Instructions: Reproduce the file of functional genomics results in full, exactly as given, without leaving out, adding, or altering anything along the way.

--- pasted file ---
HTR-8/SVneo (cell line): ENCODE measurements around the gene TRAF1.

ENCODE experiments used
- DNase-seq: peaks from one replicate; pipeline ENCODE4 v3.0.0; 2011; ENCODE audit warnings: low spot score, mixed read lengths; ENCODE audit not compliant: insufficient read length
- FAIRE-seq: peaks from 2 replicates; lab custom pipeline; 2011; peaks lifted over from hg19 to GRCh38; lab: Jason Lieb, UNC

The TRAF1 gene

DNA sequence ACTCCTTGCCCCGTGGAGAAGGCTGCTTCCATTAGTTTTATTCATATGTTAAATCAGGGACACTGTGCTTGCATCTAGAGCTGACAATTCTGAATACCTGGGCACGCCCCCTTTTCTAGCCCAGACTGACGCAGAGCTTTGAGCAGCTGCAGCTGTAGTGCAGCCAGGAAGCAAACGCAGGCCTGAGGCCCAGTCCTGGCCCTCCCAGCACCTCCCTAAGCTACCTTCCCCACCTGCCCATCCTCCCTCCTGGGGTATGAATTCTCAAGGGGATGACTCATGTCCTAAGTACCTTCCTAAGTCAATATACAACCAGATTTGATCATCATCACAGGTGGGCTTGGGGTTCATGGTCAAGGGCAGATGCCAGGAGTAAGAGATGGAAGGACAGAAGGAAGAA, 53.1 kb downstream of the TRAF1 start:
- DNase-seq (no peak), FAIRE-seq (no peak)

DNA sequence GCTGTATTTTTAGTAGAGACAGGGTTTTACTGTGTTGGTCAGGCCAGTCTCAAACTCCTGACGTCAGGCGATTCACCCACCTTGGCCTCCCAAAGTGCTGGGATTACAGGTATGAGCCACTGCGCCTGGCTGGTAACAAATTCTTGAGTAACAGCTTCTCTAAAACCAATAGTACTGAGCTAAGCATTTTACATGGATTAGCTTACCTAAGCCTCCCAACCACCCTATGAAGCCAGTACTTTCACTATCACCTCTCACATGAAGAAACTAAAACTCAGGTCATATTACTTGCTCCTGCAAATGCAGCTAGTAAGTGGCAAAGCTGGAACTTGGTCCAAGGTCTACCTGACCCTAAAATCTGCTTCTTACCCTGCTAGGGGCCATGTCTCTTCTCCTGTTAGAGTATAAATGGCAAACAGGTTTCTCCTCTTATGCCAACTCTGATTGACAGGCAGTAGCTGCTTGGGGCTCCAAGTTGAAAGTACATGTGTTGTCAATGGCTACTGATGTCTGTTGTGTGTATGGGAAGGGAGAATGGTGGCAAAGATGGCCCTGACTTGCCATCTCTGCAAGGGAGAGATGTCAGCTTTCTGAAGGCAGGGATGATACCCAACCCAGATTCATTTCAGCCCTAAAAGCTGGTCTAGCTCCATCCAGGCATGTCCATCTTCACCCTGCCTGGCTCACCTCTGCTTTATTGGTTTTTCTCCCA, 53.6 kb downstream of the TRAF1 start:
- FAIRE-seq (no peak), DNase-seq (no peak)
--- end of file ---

HTR-8/SVneo (cell line): ENCODE measurements around the gene TRAF1.

ENCODE experiments used
- DNase-seq: peaks from one replicate; pipeline ENCODE4 v3.0.0; 2011; ENCODE audit warnings: low spot score, mixed read lengths; ENCODE audit not compliant: insufficient read length
- FAIRE-seq: peaks from 2 replicates; lab custom pipeline; 2011; peaks lifted over from hg19 to GRCh38; lab: Jason Lieb, UNC

The TRAF1 gene

DNA sequence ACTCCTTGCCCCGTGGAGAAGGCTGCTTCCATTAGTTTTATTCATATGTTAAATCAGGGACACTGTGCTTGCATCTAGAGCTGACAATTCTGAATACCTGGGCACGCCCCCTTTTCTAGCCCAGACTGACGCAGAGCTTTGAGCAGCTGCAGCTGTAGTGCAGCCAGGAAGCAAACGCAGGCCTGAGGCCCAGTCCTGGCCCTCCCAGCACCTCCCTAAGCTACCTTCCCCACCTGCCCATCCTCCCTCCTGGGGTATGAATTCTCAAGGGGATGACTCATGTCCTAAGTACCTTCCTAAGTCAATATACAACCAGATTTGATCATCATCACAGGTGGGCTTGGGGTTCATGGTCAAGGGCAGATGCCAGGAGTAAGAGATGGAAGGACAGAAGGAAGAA, 53.1 kb downstream of the TRAF1 start:
- DNase-seq (no peak), FAIRE-seq (no peak)

DNA sequence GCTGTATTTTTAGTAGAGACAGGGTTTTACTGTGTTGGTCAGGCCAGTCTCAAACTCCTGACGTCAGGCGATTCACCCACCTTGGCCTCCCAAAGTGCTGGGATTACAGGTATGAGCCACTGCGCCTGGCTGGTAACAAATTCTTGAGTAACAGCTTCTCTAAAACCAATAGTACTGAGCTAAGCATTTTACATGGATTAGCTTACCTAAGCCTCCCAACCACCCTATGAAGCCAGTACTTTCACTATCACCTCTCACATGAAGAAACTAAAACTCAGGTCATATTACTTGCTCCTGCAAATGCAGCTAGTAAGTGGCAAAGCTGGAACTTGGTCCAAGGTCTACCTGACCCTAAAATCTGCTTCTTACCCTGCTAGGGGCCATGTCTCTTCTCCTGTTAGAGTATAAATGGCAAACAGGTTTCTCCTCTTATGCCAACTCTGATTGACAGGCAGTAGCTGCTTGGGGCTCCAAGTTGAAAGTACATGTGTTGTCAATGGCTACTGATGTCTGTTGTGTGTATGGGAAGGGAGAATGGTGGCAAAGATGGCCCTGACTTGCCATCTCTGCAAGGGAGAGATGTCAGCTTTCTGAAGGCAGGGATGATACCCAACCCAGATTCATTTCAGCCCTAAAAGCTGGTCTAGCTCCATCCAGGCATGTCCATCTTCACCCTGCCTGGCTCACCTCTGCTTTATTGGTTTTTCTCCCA, 53.6 kb downstream of the TRAF1 start:
- FAIRE-seq (no peak), DNase-seq (no peak)